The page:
Francesco Pace (FP) — As an adolescent in the first decade of the 2000’s, living in Pozzuoli was quite rough. It wasn’t a good moment for the city of Naples and the outskirts were very affected by it. The city was run down and certain things that now are obvious were lacking attention. A lot was happening all at the same time, particularly the waste management crisis and the Camorra wars, and these factors put together made it not so easy to be a boy at that moment in time. 

Pozzuoli is a beautiful place with a vast history, just think that it was founded before Rome. Now it is flourishing but at that moment it had lost a lot of its natural splendor. It was tough, but it gave me a lot of material that still influences my design approach to this day. It is as though at that moment I developed an alphabet that now is used in my projects’ language. It gave me the possibility of looking at things from different angles in order to develop an ambiguity which helps me find beauty in something that is not beautiful in the obvious way.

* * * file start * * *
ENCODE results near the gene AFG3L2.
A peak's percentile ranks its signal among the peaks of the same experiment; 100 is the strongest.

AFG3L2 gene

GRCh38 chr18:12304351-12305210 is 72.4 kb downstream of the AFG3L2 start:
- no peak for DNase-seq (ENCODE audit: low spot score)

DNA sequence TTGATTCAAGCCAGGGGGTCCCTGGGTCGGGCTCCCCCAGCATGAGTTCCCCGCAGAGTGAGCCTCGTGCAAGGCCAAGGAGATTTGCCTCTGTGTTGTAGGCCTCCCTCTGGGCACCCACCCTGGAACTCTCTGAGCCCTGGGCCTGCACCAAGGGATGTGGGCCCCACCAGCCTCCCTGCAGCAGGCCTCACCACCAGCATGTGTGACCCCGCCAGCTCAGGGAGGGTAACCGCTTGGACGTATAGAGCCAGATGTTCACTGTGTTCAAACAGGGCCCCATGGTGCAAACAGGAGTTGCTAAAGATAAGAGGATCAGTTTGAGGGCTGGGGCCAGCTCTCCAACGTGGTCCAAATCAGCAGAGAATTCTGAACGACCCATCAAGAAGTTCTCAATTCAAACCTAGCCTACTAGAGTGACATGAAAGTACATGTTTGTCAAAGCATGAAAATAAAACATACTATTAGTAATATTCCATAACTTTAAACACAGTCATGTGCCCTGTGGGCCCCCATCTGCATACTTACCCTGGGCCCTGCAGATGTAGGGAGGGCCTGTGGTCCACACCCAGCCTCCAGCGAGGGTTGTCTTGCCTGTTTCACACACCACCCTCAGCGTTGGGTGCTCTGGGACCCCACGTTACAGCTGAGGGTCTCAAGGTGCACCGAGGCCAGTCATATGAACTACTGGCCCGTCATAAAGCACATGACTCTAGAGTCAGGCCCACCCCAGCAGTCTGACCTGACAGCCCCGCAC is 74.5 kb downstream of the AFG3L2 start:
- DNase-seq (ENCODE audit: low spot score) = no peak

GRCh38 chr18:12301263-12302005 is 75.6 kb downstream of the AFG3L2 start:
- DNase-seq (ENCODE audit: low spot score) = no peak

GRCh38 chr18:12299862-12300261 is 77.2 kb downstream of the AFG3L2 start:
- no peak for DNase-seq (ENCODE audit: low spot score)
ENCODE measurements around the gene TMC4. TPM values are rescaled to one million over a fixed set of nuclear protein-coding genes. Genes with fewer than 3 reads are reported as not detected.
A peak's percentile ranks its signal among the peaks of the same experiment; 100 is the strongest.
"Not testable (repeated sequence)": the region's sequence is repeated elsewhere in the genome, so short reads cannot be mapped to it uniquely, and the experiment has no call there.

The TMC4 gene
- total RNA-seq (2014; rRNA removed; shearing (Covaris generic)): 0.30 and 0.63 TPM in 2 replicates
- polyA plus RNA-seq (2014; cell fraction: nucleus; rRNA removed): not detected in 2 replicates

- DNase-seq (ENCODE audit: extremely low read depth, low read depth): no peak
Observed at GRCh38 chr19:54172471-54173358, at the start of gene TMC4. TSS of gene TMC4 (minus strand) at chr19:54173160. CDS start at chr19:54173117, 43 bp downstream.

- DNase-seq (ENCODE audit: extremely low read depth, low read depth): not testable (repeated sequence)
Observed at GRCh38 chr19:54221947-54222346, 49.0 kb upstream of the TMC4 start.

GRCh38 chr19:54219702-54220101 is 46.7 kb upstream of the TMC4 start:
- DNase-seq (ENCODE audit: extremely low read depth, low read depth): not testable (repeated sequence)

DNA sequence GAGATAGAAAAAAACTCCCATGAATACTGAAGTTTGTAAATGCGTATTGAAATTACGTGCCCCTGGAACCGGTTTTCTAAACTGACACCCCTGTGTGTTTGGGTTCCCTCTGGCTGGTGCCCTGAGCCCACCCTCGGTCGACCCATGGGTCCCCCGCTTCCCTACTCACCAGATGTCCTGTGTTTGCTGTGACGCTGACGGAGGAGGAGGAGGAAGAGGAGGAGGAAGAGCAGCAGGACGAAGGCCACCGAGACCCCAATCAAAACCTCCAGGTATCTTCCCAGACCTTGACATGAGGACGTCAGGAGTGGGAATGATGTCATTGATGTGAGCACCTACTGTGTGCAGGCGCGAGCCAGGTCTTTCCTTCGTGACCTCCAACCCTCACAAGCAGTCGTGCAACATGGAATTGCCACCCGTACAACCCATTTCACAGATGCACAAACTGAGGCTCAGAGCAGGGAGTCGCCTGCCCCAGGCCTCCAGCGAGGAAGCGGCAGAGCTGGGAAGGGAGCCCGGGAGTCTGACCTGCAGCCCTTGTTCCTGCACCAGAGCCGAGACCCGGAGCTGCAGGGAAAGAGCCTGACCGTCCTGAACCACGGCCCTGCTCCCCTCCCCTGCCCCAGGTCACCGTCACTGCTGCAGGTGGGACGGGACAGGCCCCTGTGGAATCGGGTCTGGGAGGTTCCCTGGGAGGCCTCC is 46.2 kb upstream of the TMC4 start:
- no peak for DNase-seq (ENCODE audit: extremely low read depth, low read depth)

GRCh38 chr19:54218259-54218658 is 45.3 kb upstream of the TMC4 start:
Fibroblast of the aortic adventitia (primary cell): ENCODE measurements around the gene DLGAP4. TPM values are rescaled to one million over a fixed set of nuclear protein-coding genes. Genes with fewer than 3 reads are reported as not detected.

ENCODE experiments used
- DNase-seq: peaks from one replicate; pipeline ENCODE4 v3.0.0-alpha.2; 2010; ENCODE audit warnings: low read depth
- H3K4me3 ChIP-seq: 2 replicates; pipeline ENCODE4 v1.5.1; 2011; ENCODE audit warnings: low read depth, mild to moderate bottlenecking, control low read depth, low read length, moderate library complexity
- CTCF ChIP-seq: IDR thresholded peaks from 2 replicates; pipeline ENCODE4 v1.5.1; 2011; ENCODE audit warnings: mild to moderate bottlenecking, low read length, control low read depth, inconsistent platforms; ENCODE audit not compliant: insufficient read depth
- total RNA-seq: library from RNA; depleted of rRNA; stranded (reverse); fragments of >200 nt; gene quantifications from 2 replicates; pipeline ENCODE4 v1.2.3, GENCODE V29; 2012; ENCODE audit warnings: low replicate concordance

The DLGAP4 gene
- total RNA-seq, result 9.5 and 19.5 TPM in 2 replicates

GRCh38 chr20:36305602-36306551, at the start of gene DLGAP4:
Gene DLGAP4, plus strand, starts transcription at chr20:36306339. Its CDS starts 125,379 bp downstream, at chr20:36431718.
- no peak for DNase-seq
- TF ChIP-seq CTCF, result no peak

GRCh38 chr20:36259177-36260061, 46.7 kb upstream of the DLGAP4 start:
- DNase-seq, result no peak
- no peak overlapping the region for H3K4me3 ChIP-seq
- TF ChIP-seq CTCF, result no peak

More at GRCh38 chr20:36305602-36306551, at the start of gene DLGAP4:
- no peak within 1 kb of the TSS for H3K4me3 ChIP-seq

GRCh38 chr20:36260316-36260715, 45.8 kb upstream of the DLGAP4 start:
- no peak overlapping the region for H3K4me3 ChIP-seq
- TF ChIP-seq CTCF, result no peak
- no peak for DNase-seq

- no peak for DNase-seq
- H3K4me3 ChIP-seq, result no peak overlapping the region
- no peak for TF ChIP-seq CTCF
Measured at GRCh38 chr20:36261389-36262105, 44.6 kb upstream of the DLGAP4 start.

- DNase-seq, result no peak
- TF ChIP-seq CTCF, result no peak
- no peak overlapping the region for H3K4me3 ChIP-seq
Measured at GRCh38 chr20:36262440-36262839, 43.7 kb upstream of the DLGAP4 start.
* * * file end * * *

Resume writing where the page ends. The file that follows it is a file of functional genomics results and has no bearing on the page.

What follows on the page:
The volcano is the perfect representation of this ambivalence, on one side you have the amazing and powerful nature which gives you everything you can imagine, from the prosperous hills to a beautiful bay, and on the other side that same volcano can wipe you and your house out in a few minutes if it awakes. You learn to live with these anomalies, it makes you see life under a different perspective. We could say that you learn how to live more in the present.

AGC — I imagine that the life and facts of Pozzuoli/the region stay quite local – just like it is for most small villages. With your work being in the public eye, do you feel invested in a mission to tell the story and the issues pertaining to your region? I’m thinking of a project like Unchecked Chain for example. Generally speaking, do you think – now more than ever – it is the artist’s duty to enlighten society about important matters and spur change?